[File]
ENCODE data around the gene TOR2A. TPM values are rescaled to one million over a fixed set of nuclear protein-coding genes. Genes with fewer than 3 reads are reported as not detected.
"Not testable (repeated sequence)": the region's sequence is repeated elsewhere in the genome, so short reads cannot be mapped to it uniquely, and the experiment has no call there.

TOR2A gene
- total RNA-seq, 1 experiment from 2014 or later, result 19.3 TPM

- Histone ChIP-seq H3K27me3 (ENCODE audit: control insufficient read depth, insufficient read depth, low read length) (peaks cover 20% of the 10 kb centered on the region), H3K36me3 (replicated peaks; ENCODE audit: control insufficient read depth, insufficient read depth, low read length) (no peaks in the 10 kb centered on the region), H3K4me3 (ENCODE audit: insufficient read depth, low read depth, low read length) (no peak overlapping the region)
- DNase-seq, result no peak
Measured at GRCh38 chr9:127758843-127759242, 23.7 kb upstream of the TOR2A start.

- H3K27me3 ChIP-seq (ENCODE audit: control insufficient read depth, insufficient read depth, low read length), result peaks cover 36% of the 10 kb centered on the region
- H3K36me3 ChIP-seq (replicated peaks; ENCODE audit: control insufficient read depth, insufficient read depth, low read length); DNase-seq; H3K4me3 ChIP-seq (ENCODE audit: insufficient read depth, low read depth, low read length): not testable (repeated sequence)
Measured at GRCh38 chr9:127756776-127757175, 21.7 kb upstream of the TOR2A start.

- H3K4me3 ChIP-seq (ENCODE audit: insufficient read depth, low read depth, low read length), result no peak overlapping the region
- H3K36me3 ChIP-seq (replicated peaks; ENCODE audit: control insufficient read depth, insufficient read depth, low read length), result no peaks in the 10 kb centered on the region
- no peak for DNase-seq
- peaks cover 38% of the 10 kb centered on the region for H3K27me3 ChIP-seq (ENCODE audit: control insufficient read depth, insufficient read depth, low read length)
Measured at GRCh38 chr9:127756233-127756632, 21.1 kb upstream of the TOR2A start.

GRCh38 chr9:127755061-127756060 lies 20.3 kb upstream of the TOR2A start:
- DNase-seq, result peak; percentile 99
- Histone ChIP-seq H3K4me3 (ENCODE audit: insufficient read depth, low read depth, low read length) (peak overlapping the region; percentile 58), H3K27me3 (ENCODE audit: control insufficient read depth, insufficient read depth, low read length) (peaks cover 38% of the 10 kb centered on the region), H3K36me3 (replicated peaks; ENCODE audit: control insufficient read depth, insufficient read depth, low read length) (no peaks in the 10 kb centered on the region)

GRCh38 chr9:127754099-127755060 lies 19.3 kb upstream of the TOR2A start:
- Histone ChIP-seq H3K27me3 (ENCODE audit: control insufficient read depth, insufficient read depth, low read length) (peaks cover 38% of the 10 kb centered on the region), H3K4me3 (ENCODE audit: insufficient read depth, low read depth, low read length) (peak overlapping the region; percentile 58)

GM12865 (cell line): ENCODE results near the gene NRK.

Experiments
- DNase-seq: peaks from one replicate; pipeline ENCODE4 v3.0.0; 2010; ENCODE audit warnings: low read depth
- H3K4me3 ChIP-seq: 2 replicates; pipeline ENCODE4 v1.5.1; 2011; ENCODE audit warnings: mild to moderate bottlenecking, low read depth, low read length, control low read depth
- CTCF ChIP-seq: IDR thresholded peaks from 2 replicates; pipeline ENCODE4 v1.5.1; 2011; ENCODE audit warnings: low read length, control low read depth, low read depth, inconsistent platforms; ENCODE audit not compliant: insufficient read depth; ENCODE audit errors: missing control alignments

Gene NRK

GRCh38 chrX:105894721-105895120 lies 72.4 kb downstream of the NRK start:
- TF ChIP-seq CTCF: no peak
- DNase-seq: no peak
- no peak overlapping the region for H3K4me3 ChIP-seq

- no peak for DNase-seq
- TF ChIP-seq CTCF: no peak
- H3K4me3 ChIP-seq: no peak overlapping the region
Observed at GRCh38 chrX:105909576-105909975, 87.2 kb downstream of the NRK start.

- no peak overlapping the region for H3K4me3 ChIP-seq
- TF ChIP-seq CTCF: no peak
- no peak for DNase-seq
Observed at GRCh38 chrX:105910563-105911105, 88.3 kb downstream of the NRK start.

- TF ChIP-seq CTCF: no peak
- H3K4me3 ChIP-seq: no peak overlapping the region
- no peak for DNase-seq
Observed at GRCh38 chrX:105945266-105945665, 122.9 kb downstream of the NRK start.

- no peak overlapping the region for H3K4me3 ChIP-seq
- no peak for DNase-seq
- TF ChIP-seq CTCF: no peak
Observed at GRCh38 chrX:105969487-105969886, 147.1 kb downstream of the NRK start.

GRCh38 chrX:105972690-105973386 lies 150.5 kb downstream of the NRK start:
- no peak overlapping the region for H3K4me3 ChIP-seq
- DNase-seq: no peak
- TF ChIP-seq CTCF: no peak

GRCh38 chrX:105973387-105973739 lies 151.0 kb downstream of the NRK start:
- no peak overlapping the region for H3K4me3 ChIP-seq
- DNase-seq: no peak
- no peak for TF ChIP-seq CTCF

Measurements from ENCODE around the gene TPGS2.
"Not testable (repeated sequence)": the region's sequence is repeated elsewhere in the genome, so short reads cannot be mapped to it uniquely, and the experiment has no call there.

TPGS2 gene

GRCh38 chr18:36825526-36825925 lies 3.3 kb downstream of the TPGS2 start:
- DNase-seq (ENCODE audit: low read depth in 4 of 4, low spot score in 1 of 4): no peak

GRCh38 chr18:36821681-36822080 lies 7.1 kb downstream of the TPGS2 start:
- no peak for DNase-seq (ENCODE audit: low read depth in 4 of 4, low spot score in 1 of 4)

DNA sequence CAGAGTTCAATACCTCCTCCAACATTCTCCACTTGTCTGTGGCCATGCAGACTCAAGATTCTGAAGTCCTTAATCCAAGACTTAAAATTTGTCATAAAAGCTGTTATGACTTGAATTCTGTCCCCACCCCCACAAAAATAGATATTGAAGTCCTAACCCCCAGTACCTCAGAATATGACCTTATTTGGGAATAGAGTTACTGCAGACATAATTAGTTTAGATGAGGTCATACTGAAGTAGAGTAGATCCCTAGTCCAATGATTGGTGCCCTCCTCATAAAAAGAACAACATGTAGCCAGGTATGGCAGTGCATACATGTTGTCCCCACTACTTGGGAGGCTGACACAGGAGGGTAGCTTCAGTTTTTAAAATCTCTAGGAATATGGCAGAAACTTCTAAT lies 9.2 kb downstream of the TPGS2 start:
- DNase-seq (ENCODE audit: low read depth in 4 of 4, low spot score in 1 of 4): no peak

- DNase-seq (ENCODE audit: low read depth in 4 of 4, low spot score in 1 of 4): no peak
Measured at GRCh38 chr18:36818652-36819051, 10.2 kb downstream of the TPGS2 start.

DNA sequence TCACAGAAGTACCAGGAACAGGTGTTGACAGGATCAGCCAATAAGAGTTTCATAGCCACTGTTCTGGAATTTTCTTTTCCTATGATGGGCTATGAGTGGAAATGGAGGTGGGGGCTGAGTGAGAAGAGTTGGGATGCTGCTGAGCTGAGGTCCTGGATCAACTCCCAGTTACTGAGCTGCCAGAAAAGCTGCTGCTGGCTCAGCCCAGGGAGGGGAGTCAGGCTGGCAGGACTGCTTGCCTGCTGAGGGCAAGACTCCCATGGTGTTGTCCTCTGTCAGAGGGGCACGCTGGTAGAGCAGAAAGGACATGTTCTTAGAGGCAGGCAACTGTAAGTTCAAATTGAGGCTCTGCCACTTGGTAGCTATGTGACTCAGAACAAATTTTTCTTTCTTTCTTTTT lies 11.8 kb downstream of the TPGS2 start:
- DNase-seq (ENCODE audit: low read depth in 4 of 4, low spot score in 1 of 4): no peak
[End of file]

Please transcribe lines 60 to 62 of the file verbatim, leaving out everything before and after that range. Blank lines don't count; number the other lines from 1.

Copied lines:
GRCh38 chr18:36821681-36822080 lies 7.1 kb downstream of the TPGS2 start:
- no peak for DNase-seq (ENCODE audit: low read depth in 4 of 4, low spot score in 1 of 4)

DNA sequence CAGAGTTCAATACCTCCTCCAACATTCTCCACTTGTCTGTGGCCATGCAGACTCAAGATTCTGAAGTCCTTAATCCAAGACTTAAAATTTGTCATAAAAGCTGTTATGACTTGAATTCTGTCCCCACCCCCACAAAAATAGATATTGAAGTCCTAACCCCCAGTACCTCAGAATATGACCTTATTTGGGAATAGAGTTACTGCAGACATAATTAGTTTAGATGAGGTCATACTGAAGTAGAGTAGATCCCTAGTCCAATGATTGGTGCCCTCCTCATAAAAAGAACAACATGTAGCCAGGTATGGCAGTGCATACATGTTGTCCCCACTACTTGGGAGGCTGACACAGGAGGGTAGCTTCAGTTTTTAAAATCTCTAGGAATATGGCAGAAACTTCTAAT lies 9.2 kb downstream of the TPGS2 start: